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Based on the in-class video of VWG along with the additional material provided:

What were the causes of the corporate misbehaviour on such a large scale?

Volkswagen Group (VWG) has a global workforce of around 600,000 employees and 118

production locations around the world (Schuetz, 2016). Managing such a large organisation is

a complex task, as it involves meeting both shareholders and stakeholders expectations and

needs, which will influence the decision-making process. Being a manager implies being a

leader for the employees and empowering them. In this managing process, authority relations

are formed; from this, a distinction between power and authority is developed according to

Weber (Pugh and Hickson, 1997). These concepts are not the same: power is based on

control, to force people to obey; while authority is based on obedience, which comes

voluntarily from people. Through these relationships, organisations are being managed to

achieve its goals. However, bad management cannot be stopped from happening.

The VWG scandal is originated by a chain of errors since 2005, as the group claimed itself

(Schuetz, 2016). Behind these errors, there are factors which led to this corporate

misbehaviour from the decision-making until the lack of initiative on stopping those errors.

Volkswagen (VW) was founded by Ferdinand Porsche, who by that time already had the

Porsche Company. Then Ferdinand Piech was named CEO, during decades both VW and

Porsche collaborated mutually on production. VWG headquarters are settled in Wolfsburg,

Lower Saxony, this city became the richest in Germany and VWG employed over half of the

population.

One of the main causes for this type of behaviour is the misuse of power within the top

management held inside the company. The conflict of interest existent within the board

members and nepotism. The Porsche and Piech families owned most of the voting shares on

the supervisory board (Ruddick, 2015). Some directors participated on multiple boards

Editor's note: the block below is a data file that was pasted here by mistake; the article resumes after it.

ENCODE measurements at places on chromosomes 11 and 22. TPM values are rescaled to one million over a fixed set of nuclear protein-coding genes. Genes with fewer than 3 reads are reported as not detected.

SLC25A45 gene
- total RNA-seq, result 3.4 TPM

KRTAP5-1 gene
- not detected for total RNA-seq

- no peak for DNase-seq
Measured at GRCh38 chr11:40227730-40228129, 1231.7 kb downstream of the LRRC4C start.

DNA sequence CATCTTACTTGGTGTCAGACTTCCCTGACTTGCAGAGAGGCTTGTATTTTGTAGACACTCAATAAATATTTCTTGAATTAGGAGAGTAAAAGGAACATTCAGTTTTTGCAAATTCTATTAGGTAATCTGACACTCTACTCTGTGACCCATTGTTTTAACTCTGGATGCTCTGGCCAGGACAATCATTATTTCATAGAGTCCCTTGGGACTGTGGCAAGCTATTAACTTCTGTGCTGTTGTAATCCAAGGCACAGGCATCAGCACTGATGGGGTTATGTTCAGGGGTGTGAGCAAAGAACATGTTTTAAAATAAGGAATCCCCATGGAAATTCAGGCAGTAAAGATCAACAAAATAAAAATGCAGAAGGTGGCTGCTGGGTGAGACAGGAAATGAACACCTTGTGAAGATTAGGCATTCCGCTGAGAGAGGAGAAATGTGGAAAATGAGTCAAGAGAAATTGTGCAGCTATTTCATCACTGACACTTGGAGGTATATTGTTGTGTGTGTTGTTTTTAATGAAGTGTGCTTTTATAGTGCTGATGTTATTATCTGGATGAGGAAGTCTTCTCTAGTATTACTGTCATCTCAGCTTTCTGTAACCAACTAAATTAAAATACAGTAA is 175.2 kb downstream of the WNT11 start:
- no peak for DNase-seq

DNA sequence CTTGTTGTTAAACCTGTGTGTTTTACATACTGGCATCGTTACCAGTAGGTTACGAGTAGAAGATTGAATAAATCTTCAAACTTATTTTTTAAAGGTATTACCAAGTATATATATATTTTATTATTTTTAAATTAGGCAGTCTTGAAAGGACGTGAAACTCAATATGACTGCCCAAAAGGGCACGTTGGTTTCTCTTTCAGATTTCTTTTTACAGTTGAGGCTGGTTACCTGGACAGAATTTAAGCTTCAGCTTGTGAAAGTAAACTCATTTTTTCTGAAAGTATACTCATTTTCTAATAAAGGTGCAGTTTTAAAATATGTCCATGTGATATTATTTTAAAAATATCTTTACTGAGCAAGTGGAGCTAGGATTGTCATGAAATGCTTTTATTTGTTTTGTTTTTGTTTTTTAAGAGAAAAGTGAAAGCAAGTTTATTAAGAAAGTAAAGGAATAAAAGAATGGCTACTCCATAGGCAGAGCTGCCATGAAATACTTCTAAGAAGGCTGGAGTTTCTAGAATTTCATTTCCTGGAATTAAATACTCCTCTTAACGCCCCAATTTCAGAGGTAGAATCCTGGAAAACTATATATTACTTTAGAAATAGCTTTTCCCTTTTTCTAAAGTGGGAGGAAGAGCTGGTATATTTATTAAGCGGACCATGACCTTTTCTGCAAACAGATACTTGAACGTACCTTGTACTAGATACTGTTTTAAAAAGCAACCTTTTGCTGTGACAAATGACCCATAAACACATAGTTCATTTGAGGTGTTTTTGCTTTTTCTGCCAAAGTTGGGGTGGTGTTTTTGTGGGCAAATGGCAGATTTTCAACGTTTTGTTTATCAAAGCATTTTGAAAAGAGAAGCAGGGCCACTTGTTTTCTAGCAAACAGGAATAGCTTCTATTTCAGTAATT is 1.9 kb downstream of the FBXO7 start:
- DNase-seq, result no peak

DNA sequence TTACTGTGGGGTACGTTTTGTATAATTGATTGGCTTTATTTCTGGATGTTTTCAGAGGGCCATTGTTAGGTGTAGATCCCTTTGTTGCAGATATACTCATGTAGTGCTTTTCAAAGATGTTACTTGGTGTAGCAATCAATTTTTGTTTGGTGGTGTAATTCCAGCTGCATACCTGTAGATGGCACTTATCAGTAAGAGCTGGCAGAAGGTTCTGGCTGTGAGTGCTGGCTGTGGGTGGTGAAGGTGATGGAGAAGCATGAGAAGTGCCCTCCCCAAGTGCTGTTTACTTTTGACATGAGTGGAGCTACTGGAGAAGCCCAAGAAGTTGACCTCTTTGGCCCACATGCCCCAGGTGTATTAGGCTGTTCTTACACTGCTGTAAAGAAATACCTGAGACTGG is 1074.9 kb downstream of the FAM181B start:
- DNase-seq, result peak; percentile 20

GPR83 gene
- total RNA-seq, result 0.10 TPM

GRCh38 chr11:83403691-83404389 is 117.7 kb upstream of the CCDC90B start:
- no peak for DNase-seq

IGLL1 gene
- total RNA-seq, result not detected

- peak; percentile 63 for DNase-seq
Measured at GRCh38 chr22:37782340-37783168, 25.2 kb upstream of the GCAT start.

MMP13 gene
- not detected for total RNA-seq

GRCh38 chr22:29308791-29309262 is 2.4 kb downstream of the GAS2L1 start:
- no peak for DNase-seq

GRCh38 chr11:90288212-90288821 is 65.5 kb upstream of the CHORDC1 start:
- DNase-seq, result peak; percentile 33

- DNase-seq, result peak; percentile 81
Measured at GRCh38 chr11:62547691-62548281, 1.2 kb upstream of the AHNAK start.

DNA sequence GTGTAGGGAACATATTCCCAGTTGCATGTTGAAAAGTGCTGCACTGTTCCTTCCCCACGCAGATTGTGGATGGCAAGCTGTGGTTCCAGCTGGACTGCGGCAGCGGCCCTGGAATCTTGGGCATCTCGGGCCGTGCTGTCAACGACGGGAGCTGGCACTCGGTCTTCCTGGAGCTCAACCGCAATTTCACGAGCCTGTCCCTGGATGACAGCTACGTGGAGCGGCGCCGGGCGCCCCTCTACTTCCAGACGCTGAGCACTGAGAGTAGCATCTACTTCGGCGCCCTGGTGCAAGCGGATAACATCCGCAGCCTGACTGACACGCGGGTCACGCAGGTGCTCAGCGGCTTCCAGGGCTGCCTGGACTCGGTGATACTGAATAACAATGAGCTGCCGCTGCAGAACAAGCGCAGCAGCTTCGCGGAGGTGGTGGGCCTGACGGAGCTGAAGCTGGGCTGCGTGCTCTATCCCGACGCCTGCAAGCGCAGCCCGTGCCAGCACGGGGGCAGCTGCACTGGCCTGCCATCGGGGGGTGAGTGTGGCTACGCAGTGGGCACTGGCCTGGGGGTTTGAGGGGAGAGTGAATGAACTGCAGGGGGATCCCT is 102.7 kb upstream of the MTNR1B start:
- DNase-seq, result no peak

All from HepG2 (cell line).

(Hymowitz and Webb, 2015). Lower Saxony state representatives were part of the board as

well, along with the VWG investors. Their only goal was profit because they were VWG

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owners. The lack of a diversity and multidisciplinary board was one of the factors of this

misbehaviour. Ferdinand Piech, the former VWG CEO, positioned his wife, a former

kindergarten teacher, in the company's supervisory board (Crossland, 2012). Even though the

board was suspicious about her skills and experience, there was no disagreeing on this

nomination. This was a clear case of nepotism and misuse of the power conferred to Piech,

as being CEO and owner, no board member opposed resistance to this. In 2007, Piech

handpicked and groomed Martin Winterkorn, as his successor (Levin 2015). There was not

a meritocratic career within the top management, every action was calculated to meet their

own interests, not the organisational ones.

There were a double moral and ethical issues on the top management. Winterkorn declared

he was shocked by the misbehaviour shown, but emphasized that he was not aware of any

misconduct by any employee. Regardless the fact he admitted he had some responsibility

(Schuetz, 2016). Winterkorn contradicted himself, showing the real face of his management.

Over 11 product lines were involved in the scandal, this was not a minor issue, denial only

exposed the lack of leadership and ethics from the top management. In addition, the power

struggle within the board would impact directly on the decision-making. The disputes between

the Porsche and Piech families led emotions to interfere with decision-making (Jung, 2017).

These deeply divided families, who had been battled for money and power over VWG. The

resulting emotions from these differences kept influencing and complicating the good

judgment and decisions on businesses.

Another cause is the existence of performance issues addressed to the management. By

setting not realistic goals. In 2008, VWG set the Strategy 2018 with specific goals: Become

the largest auto manufacturer; increase sales on more than 10 million units per year;

accomplish a pre-tax profit of 8 percent or more while achieving economic, social and

environmental sustainability (Volkswagen, 2014). This was an aggressive growth strategy,

which did not allow VWG to truly solve the emission problem. Since the investment of a new

technology would mean not being aligned with the strategy. Winterkorn promised to lower the

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CO2 emissions in a 30% by 2015 (Schmitt, 2015). The company was not in the position of